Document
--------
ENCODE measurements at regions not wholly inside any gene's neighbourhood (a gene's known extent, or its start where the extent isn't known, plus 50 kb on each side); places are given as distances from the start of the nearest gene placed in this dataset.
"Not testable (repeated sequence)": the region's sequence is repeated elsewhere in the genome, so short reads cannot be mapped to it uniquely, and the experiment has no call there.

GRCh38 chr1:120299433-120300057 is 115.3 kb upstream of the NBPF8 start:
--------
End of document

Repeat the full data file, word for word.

ENCODE measurements at regions not wholly inside any gene's neighbourhood (a gene's known extent, or its start where the extent isn't known, plus 50 kb on each side); places are given as distances from the start of the nearest gene placed in this dataset.
"Not testable (repeated sequence)": the region's sequence is repeated elsewhere in the genome, so short reads cannot be mapped to it uniquely, and the experiment has no call there.

GRCh38 chr1:120299433-120300057 is 115.3 kb upstream of the NBPF8 start: